Their are some You Tube video's of my completed cabinet build to co-incide with this article, which you may find by clicking the links below which will redirect you to YouTube. I haven't embedded these links directly into the page, since some browsers give warning messages when embedded objects into a page, i.e Windows Internet Explorer tends to give AciveX warnings.
Each section of the video features my own running commentaryPart 1 - This gives a guided tour of my arcade machine, and what materials and computer hardware were used.
Many of those old enough to remember, probably recall the smell of the sea air, fish and chips, and visiting your local arcade amusement arcade during the early 1980's. It was a great way to waste ones youth, and checking out the competition, to see who could get the highest scores on the highscore tables, of games such as Pacman, or Space Invaders, and those people who wrote obsenities into the high score table...
Sadly, those days are long gone. The birth of the computer console which now brings realistic gaming into the living room and advances in processing power in modern day computers mean those happy memories of playing Space Invaders down the local arcade amusements have long since gone. Most seaside amusements are now filled with fruit machines.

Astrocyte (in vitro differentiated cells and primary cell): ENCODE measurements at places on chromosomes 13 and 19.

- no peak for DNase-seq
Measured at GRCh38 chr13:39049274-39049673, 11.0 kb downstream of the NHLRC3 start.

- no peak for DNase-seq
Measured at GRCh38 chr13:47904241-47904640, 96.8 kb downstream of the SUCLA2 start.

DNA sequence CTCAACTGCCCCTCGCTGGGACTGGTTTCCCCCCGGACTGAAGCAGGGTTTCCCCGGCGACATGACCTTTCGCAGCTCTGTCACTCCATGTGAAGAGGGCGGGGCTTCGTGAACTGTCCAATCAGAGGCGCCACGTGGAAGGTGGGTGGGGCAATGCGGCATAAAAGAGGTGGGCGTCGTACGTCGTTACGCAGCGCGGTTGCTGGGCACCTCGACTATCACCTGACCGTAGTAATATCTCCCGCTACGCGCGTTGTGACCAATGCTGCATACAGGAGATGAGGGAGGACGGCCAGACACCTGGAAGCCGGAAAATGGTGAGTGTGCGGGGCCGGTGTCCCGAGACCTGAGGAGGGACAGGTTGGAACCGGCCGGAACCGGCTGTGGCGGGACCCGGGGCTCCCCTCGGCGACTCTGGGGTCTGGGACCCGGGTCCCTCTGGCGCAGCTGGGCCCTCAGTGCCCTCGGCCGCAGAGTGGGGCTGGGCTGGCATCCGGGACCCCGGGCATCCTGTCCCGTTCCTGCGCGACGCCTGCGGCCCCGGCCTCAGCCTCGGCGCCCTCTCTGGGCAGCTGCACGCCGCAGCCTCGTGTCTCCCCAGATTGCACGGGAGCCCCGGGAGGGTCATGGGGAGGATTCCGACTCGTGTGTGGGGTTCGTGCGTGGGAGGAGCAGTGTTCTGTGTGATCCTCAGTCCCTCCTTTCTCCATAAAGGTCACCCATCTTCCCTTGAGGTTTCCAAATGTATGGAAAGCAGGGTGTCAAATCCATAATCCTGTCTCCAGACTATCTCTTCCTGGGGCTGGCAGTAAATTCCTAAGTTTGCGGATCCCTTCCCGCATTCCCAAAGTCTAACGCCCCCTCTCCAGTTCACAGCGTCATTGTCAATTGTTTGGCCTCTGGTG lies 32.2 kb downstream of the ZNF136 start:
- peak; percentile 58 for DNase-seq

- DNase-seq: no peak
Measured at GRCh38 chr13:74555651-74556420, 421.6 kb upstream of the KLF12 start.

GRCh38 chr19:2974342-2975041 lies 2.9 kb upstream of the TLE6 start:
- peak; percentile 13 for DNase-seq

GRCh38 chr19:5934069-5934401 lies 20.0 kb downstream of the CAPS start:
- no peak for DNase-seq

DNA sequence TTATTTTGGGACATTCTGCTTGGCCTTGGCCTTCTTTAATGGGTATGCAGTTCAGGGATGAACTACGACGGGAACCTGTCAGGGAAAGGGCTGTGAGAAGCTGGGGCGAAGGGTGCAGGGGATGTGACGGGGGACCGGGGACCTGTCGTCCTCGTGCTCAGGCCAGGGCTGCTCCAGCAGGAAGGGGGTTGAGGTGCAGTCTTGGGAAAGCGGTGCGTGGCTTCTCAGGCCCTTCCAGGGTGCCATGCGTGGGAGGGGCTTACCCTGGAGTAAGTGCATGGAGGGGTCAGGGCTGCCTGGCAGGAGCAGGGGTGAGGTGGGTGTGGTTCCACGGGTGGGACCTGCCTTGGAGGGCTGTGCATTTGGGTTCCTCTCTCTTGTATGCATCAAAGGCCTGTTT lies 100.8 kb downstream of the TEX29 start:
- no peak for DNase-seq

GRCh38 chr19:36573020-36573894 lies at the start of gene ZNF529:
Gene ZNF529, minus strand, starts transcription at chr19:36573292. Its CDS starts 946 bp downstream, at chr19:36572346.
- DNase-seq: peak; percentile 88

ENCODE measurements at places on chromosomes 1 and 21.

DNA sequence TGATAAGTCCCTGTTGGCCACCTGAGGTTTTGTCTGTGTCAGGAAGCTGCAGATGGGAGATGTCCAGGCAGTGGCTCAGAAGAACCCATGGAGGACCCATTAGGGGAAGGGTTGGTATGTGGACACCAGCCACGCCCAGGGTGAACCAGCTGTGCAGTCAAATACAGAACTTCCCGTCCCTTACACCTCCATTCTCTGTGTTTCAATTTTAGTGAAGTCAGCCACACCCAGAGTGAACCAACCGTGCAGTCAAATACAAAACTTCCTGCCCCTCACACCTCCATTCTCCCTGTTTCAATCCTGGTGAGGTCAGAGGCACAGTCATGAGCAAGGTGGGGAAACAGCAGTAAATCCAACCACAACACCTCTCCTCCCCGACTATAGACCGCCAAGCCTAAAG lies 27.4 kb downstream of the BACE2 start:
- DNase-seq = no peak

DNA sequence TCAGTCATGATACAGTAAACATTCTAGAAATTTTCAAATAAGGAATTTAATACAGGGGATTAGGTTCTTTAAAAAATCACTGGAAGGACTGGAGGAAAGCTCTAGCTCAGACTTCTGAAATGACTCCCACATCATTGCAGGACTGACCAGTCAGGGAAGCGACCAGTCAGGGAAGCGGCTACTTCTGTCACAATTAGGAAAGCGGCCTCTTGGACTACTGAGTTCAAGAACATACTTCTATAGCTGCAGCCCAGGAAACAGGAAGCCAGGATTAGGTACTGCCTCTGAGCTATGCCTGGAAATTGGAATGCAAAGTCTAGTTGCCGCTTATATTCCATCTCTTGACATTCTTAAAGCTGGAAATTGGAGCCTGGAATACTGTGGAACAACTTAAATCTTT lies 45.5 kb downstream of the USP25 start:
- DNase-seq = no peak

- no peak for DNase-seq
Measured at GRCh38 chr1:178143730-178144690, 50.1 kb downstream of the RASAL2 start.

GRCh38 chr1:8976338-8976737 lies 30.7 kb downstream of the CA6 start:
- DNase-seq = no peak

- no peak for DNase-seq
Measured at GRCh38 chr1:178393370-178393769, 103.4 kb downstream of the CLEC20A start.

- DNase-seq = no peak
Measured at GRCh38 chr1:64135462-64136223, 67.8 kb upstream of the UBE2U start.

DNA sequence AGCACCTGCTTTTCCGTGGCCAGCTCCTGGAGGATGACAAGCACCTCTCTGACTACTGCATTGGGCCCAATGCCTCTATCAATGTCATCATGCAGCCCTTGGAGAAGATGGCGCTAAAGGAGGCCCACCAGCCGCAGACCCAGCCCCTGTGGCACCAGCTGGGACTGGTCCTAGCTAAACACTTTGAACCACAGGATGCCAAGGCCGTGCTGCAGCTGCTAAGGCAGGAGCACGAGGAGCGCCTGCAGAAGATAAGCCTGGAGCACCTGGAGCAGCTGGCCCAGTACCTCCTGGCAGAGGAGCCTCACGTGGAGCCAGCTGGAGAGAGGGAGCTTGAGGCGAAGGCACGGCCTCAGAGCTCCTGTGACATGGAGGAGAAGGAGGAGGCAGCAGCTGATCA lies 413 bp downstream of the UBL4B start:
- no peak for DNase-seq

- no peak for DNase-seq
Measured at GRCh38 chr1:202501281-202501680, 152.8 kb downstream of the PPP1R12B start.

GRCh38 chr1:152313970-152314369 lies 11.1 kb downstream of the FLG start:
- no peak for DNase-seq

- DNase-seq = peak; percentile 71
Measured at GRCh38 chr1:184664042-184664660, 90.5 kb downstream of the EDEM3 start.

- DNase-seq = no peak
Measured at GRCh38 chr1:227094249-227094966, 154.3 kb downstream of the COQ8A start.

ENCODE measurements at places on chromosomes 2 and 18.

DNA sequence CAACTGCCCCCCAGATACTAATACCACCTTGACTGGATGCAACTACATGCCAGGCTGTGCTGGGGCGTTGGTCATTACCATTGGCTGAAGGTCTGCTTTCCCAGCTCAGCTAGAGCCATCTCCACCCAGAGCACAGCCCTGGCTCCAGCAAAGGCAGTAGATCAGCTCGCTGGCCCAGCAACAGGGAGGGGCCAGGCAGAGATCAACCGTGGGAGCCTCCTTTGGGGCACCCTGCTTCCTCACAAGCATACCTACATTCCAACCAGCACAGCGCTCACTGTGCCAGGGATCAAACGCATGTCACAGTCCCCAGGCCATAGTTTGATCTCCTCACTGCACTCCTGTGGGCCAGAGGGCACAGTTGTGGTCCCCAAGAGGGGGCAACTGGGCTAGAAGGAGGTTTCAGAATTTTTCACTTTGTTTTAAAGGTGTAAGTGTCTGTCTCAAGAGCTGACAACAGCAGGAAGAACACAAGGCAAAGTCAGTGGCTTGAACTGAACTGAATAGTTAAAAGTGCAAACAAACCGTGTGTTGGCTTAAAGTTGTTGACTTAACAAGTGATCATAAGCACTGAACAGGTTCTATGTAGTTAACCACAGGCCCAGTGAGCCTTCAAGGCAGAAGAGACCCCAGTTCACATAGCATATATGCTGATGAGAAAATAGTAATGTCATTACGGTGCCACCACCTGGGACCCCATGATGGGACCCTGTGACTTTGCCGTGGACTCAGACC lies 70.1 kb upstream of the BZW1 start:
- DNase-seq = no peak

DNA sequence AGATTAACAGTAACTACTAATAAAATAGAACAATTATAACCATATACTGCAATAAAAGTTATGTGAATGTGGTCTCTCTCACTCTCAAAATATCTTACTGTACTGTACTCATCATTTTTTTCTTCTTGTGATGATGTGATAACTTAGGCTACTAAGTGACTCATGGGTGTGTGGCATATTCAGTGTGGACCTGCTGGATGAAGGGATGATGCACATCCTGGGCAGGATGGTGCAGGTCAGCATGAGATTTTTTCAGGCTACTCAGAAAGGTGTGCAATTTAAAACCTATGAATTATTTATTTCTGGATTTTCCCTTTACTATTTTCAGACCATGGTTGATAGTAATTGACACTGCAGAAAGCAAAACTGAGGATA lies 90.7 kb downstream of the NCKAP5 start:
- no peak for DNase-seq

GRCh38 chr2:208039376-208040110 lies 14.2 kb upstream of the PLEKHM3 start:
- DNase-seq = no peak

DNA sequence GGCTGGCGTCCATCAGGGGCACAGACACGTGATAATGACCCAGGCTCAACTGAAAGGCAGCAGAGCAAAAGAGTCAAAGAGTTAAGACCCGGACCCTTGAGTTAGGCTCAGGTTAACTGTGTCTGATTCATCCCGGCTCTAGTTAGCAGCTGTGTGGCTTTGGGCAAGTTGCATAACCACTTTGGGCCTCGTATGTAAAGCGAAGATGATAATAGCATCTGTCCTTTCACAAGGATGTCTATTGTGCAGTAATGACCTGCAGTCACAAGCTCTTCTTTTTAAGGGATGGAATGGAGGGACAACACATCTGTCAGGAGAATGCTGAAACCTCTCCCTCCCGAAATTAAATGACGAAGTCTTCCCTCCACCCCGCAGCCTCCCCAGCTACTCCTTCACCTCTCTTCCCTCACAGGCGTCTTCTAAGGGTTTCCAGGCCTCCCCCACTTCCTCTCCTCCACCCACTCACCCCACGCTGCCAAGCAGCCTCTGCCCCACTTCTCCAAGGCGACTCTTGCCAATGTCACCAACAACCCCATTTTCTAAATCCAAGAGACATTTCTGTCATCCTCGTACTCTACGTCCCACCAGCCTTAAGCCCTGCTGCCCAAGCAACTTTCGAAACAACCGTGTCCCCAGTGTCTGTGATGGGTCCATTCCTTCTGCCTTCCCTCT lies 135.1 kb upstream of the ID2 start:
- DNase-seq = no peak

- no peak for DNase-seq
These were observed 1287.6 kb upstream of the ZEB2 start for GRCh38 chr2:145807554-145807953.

But what happens if you want to revisit those fond memories ?
Well, it was due to my love of retro computering why I still use Amiga's, but after constructing an Athlon based PC for emulation activities, I checked out how I could mimic the exact behavior of those old Arcade cabinets from yesteryear, in which case I discovered MAME. Mame is an emulator which mimics the exact behavior of all those old arcade machines from yesteryear.
MAME works by mimicing the original arcade cabinets video board hardware, and soundchips in software. The games themselves are actual dumps of the binary code from the original chips that were contained in the original arcade cabinets. These "dumps" are performed by reading the code off of the original EPROM chips using an EPROM reader and the binary is then transfered to a computer. At this stage, the maintainers of the MAME emulator project then attempt to get the binary to run under MAME via software emulation. This in effect means the games are not reproductions; they are the actual *real* games via copies of the EPROM chips / BIOS code dumped straight from the original cabinets !